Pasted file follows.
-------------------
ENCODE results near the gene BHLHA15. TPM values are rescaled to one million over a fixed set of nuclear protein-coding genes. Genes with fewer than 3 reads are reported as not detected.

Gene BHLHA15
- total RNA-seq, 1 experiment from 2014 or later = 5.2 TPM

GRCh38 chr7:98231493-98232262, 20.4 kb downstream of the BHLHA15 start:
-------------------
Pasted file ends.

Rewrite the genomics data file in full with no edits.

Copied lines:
ENCODE results near the gene BHLHA15. TPM values are rescaled to one million over a fixed set of nuclear protein-coding genes. Genes with fewer than 3 reads are reported as not detected.

Gene BHLHA15
- total RNA-seq, 1 experiment from 2014 or later = 5.2 TPM

GRCh38 chr7:98231493-98232262, 20.4 kb downstream of the BHLHA15 start: